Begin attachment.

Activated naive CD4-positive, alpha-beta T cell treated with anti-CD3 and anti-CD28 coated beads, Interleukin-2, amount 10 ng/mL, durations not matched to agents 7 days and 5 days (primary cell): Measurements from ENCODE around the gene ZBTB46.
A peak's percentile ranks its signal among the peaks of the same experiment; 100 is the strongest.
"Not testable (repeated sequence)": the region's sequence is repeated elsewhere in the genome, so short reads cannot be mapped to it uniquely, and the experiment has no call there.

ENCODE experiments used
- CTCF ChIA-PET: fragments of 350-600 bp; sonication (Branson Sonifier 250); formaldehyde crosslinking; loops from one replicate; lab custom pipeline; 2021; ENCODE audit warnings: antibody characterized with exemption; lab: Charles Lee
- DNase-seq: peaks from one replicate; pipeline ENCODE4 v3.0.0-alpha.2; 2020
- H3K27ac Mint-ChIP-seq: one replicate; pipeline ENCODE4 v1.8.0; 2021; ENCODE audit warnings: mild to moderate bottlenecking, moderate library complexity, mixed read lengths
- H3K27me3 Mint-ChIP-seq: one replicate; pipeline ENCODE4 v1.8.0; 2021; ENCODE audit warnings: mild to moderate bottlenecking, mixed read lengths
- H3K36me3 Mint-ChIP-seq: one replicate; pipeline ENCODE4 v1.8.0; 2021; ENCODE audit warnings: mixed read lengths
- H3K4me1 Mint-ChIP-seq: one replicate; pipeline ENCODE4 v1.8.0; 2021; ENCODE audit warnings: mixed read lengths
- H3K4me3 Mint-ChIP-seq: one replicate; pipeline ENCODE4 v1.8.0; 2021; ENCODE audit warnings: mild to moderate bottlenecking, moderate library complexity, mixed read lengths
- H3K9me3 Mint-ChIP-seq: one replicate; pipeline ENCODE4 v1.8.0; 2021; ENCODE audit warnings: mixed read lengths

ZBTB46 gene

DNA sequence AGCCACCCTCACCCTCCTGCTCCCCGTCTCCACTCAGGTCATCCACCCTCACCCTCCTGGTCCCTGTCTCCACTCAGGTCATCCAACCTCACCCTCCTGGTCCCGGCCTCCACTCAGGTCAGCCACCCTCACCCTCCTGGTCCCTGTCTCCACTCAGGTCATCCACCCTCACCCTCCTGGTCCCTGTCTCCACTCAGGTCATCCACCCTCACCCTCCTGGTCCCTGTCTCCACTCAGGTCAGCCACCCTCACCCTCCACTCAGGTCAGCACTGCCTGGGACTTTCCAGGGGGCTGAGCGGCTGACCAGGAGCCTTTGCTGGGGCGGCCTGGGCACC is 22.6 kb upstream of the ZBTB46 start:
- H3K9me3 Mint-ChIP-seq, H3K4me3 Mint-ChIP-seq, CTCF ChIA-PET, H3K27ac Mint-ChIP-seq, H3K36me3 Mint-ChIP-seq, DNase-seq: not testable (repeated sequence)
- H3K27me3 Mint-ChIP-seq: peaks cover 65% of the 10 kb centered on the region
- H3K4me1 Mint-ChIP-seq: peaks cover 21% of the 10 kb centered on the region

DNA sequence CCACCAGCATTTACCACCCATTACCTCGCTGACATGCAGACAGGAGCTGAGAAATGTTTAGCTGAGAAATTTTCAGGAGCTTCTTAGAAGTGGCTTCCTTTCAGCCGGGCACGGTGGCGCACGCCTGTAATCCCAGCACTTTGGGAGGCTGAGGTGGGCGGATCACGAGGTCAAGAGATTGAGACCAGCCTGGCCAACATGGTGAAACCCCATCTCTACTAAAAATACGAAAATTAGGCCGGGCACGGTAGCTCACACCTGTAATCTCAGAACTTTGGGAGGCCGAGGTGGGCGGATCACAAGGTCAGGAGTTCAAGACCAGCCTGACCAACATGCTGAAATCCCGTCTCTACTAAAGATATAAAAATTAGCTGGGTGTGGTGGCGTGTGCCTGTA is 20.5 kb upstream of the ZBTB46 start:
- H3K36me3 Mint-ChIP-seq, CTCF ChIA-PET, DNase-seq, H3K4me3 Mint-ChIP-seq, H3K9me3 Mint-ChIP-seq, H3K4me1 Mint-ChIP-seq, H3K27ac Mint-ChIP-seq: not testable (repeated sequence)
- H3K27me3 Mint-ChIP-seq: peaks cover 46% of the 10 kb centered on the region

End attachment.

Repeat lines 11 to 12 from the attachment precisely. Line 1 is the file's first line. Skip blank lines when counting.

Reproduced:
- H3K4me3 Mint-ChIP-seq: one replicate; pipeline ENCODE4 v1.8.0; 2021; ENCODE audit warnings: mild to moderate bottlenecking, moderate library complexity, mixed read lengths
- H3K9me3 Mint-ChIP-seq: one replicate; pipeline ENCODE4 v1.8.0; 2021; ENCODE audit warnings: mixed read lengths